Joshua Prager: Yeah, it's a great question. And it's a good question for her sisters too, because they love each other even if they have fraught relationships now, they're half sisters, the other children Norma gave birth to and they have also come out in saying that they are pro- choice. Now first, let me just say, none of them are advocates, they're not taking to the streets, they're not speaking about abortion in the ways that someone at Planned Parenthood might. And in fact, all of them very similarly say roughly the things that Norma said, that they would be horrified if abortion was used as a method of birth control. Norma even said she doesn't believe a woman ought to be able to have too many abortions and on and on and on. There were a lot of qualifiers there. I think on a very fundamental level though, I talk in the book about, at one point, Shelley has a surprise that she's pregnant. She's not married yet, but she realizes that abortion is anathema to who she is. She herself is not going to have abortion. I think the major reason why there, and she spoke to me about this a little bit, all three of the daughters wanted to say," Hey, I am not Norma." Norma was a very difficult person and all the more so you're born to this person, she was unfit to be a mother. She didn't want to be a mother and they wanted to differentiate themselves from her. So I want to communicate to your listeners, it's not like she was very comfortable with abortion itself and yet, yes, she did ultimately believe even though, and it's a crazy thing to try to imagine, she herself would not have existed had abortion been legal at that time. She nonetheless believed that a woman ought to have the right to choose. But this is not something that she was particularly comfortable with.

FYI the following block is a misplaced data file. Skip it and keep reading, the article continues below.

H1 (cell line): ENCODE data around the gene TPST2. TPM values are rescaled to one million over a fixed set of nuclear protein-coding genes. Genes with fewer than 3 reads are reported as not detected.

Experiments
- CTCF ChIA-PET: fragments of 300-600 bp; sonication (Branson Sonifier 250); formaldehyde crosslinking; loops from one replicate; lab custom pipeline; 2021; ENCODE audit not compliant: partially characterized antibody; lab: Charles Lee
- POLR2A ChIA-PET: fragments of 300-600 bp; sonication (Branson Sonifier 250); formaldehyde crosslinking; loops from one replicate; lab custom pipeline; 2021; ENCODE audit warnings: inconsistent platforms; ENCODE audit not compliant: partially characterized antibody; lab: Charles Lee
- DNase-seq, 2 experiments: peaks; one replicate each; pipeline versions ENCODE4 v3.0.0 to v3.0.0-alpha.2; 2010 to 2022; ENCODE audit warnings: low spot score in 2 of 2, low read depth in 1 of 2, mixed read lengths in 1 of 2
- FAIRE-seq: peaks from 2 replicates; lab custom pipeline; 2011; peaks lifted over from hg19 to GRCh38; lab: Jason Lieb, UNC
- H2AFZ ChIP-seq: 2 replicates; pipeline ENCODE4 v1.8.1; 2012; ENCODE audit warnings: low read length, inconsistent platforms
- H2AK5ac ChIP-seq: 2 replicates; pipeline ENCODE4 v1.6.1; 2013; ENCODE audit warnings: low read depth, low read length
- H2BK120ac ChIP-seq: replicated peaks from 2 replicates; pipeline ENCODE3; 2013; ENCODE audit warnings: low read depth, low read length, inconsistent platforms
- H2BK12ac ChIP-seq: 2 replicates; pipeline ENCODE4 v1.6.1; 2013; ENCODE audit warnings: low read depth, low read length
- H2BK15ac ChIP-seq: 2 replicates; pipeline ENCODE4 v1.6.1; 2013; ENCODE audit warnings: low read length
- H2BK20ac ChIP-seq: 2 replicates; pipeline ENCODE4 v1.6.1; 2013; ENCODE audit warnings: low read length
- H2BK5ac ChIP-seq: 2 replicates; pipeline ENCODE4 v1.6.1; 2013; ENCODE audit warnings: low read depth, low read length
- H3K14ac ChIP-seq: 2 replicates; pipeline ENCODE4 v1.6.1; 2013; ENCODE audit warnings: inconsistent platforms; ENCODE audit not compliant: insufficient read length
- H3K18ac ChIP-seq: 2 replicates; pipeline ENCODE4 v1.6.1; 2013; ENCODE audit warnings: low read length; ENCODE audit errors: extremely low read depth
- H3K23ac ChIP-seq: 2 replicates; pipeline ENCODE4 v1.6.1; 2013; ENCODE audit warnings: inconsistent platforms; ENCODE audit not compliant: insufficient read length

Keith Simon: Do you have any predictions about how this court decision is going to turn out?